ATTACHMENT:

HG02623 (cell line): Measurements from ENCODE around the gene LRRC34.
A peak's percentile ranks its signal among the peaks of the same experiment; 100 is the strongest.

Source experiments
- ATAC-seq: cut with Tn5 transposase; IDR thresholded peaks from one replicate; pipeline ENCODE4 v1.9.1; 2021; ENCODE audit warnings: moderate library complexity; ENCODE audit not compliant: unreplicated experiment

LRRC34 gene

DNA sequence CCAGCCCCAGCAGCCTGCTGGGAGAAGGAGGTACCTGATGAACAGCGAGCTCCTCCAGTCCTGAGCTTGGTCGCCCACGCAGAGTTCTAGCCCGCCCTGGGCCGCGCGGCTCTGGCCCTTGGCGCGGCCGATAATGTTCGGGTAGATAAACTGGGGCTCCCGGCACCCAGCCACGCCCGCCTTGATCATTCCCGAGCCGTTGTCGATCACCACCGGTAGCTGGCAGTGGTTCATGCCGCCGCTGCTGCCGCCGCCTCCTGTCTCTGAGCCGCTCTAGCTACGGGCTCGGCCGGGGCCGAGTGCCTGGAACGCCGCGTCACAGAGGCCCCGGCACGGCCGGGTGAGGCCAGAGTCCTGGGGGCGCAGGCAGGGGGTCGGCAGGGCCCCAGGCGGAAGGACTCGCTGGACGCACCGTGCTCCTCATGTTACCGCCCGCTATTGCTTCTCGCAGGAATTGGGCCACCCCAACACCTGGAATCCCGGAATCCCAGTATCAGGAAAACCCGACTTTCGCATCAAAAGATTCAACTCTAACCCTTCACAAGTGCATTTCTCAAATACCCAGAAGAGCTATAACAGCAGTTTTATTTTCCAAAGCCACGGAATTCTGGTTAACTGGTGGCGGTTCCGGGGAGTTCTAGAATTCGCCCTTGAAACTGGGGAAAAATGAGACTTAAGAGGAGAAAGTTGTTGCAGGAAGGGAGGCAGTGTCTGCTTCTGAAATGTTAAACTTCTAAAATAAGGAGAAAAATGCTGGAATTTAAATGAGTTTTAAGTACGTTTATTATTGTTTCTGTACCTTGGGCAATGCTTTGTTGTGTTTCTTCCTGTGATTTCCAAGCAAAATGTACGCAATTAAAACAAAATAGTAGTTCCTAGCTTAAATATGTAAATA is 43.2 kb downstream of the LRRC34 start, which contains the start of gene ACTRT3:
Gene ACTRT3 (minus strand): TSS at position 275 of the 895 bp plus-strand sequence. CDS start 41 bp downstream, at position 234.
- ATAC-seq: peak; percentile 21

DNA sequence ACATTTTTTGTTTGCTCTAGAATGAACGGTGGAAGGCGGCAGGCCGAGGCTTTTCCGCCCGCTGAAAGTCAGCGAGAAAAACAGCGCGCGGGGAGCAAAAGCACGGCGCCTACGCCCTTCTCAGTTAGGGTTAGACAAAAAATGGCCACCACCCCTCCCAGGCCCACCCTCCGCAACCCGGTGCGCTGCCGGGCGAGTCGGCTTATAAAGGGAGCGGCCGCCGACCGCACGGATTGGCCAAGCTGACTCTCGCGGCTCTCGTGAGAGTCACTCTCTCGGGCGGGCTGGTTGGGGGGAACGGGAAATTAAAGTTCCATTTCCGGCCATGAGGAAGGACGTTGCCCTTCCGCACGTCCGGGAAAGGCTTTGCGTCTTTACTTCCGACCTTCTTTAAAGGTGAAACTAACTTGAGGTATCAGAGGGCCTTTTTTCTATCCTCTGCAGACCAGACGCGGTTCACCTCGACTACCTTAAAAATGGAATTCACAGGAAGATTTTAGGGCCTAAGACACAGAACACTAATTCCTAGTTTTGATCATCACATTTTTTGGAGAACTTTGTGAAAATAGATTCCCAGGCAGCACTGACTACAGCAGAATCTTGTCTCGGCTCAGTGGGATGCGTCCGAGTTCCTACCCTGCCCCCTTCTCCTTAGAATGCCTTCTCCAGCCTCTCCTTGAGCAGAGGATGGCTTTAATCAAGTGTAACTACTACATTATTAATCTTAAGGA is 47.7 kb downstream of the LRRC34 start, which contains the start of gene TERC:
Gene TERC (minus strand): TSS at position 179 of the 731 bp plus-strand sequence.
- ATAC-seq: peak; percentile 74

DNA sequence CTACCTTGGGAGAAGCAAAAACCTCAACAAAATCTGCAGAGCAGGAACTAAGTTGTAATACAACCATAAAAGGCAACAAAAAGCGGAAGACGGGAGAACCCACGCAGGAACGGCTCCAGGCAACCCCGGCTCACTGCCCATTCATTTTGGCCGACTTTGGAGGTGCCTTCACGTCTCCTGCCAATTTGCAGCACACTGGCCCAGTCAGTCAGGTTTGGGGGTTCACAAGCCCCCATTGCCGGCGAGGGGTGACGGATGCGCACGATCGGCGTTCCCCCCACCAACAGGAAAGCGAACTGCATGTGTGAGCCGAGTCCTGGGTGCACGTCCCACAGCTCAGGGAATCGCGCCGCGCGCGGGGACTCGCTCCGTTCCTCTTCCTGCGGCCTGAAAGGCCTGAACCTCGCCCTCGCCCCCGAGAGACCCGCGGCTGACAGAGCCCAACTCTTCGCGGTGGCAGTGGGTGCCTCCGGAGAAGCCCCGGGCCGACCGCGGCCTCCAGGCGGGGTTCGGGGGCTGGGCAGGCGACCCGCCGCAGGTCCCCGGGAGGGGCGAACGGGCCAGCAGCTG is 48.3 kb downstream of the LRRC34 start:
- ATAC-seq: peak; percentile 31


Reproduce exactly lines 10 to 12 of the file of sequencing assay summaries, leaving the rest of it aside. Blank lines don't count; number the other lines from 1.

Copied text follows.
Gene TERC (minus strand): TSS at position 179 of the 731 bp plus-strand sequence.
- ATAC-seq: peak; percentile 74

DNA sequence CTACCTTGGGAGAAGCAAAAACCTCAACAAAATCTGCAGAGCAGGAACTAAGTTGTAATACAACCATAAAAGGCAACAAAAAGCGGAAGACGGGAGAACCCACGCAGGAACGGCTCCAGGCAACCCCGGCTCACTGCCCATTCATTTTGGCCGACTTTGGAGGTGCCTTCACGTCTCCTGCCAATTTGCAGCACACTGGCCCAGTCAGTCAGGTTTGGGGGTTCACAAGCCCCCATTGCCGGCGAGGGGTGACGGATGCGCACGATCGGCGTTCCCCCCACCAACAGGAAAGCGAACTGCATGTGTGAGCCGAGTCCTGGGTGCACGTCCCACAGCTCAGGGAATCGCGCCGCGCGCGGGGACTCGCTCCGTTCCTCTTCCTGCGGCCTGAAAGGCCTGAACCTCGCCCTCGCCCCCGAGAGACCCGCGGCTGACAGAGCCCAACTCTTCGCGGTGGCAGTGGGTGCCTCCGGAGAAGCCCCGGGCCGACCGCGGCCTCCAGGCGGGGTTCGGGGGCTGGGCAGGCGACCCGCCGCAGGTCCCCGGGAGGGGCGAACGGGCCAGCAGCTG is 48.3 kb downstream of the LRRC34 start: